Home Affairs deputy minister Ruth Mavhungu-Maboyi says motorists who commit road traffic offences which call for fines should "just pay up" spot fines as most of them simply disappear for good once allowed to pay at a later date.
She was responding to MDC Alliance MP for Makoni Central, David Tekeshe who had asked the minister during Wednesday's question and answer session in parliament if it was government policy for police to force motorists to pay spot fines.
The lawmaker told Speaker Jacob Mudenda that citizens were being forced to folk out some money to pay spot fines for road traffic offences against their rights.
"Even if you do not have any money, you are forced to pay because long ago, there was 625 where you would need to pay when you get the money," said Tekeshe.
In her response, the deputy minister said it was indeed government policy for motorists to be compelled to pay spot fines.
She added, "That is why it is called a spot fine. It has to be paid at that particular place. You and the police officer are allowed to negotiate but if you fail to agree, you are then told to sit down and you are given time to think.
"You can borrow money from others to pay the fine because if we allow you to go without paying, everyone who commits a traffic offence will use that excuse that they do not have money.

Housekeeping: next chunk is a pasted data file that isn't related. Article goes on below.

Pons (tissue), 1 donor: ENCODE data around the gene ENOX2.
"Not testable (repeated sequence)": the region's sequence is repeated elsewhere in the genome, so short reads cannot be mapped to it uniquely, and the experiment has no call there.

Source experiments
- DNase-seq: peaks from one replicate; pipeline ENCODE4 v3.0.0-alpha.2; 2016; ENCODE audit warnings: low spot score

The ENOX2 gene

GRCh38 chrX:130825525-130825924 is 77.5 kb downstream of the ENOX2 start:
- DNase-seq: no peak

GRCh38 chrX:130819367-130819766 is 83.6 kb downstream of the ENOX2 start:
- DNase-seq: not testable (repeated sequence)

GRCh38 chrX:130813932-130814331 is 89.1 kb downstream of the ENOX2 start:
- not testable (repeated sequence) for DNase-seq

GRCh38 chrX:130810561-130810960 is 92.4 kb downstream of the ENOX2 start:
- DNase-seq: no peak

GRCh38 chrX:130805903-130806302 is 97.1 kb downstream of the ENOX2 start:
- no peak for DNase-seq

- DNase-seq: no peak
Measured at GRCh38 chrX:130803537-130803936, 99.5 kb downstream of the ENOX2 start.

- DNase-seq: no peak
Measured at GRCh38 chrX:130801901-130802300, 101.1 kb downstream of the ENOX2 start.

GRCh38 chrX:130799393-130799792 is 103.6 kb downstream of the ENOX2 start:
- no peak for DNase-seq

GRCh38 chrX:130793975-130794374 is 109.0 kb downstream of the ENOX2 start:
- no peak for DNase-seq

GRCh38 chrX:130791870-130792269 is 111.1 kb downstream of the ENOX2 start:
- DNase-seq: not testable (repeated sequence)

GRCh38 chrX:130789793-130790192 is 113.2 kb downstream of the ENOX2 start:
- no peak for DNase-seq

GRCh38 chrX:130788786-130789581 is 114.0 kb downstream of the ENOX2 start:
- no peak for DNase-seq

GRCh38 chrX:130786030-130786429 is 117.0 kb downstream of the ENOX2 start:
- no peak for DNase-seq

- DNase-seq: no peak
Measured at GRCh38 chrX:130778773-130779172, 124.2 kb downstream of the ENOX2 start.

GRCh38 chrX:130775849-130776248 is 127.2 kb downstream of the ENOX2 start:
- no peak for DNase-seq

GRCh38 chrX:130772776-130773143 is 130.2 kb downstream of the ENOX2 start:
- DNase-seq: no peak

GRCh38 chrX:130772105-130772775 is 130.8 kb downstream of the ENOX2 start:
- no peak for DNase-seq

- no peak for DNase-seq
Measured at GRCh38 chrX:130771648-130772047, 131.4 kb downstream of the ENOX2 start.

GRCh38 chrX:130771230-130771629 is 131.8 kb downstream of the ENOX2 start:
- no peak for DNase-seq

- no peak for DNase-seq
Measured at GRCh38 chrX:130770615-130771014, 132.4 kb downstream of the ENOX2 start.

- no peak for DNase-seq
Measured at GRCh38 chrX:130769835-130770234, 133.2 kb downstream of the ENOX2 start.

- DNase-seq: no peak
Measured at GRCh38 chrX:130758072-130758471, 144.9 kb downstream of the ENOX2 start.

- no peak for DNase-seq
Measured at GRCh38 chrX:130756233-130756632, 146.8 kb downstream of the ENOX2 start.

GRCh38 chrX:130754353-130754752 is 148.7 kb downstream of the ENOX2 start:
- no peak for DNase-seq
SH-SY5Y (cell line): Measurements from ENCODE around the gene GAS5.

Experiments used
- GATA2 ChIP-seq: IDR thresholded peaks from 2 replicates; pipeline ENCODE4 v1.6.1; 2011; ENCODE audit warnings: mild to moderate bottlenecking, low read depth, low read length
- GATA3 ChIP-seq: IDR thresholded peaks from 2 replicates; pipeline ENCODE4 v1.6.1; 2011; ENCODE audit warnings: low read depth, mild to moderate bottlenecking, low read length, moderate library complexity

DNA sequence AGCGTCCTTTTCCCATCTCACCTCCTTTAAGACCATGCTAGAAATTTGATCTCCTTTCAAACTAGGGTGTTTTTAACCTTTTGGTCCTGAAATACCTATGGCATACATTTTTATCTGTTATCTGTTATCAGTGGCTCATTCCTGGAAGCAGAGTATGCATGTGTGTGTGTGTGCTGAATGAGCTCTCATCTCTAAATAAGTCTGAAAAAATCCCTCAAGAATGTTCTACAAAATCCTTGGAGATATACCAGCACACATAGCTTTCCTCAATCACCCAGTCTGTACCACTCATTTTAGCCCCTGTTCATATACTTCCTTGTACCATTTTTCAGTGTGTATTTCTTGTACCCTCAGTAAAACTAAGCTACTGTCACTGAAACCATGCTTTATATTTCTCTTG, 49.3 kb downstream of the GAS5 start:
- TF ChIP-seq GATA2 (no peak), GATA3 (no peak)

"If you are allowed to go without paying the spot fine, where do you expect the police officer to make a follow up on the payment of the fine? How will he find you?"
Tekeshe however insisted that the minister clarifies if the policy was still enforceable arguing "it is a person's right to pay when they are supposed to pay".
He added, "... But for you to ask us where you are going to get the offender, that is not responsibility, so without money, I should be given a grace period in which to pay for my traffic offence."
The deputy minister was adamant an offence committed should call for a fine paid on the spot.
"But you would have committed an offence. Without an offence, you are not required to pay but if you commit an offence, you have to pay.
"If you do not have money, you need to communicate with the police at the roadblock. You cannot run away with that money. We need that money," she said.
Other MPs complained about police refusing mobile money methods of settling spot fines.
MDC Alliance Southerton MP Peter Moyo also reported that "police officers do not have swipe machines or EcoCash merchant as they insist of being handed cash".
The deputy minister said in her response, "I understand the plight. We have little money but police officers do not have swipe machines. This is one thing that we are going to consider and they also do not have EcoCash because I think it will be so difficult for them. We understand there is no money but because people are committing crimes, we need to fine them.
"When we speak about the swipe machines, we will try to discuss as a ministry but there will be a lot of these machines because the country is so big.
"We are appealing to the public to drive and at the same time having cash so that they can pay spot fines if they commit offences."